A Theory for Stethoscope Acoustics
* Presenting author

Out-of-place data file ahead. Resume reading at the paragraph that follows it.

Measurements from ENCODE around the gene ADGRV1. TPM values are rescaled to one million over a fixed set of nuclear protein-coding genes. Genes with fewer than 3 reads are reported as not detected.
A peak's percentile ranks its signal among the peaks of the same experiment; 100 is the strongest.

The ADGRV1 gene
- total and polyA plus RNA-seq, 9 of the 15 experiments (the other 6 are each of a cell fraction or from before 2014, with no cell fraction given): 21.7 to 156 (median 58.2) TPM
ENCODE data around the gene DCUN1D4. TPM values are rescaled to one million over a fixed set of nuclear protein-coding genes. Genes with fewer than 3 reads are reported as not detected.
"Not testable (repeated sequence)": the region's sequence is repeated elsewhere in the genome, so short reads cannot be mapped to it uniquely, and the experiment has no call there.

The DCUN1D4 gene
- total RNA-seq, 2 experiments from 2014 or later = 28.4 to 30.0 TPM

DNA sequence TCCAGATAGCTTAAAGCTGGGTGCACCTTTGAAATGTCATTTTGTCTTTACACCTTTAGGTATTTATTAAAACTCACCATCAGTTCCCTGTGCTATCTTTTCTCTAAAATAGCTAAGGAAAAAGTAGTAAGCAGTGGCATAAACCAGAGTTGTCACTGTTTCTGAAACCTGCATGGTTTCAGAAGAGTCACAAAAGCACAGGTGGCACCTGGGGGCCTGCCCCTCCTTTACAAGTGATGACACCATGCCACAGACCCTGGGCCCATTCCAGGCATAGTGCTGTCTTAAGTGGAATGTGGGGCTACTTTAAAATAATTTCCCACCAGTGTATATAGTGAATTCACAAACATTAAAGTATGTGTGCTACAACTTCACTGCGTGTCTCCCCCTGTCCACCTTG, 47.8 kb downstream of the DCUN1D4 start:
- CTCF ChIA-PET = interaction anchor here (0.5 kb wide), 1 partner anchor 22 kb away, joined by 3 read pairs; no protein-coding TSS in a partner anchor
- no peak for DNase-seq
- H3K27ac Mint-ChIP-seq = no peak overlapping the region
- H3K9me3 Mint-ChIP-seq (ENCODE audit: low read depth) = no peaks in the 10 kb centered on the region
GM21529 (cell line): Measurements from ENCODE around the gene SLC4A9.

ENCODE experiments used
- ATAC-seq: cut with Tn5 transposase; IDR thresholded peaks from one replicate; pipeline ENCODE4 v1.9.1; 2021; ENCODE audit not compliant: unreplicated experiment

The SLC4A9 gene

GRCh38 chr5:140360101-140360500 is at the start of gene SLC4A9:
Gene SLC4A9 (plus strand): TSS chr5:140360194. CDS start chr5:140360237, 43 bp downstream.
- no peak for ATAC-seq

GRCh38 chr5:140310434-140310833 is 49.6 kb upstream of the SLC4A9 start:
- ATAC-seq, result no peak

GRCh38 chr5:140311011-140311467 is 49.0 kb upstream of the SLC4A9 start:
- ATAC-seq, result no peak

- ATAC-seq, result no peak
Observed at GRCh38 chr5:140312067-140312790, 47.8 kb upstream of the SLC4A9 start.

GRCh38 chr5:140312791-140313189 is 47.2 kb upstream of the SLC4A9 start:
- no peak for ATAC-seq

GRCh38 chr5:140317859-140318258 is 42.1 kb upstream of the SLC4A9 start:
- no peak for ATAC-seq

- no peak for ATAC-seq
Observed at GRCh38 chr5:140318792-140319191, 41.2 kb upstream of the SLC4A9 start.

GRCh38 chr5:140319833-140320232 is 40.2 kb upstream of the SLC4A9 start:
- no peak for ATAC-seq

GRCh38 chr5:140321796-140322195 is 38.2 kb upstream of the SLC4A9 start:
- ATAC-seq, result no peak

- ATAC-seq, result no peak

Maximising the signal to noise ratio while considering ergonomics and aesthetics is the key design challenge for modern stethoscopes. In order to optimise the design, there is a need for a well-validated model for the transfer function from a source within the chest to the output signal obtained.Most variants of the stethoscope are air-coupled sensors. Here we propose a new theory for the acoustics of this type of sensor, which takes into account the coupling between the sensor and the human chest. We have conducted a rigorous experimental campaign to characterise the transfer function of the chest-stethoscope system and have investigated the effects of key design parameters. Our data confirms traditional findings on the effects of bell geometry and diaphragm usage, but also highlights the importance of the coupling between the sensor and the chest, and reveals features of the transfer function that are not captured by existing models.Our model employs a transmission matrix formulation and discretises the system into lumped element components. It can be used to inform design choices for acoustic, electronic and dual-mode stethoscopes, opening up the possibility of an optimum design that maximises the signal to noise ratio for a desired application.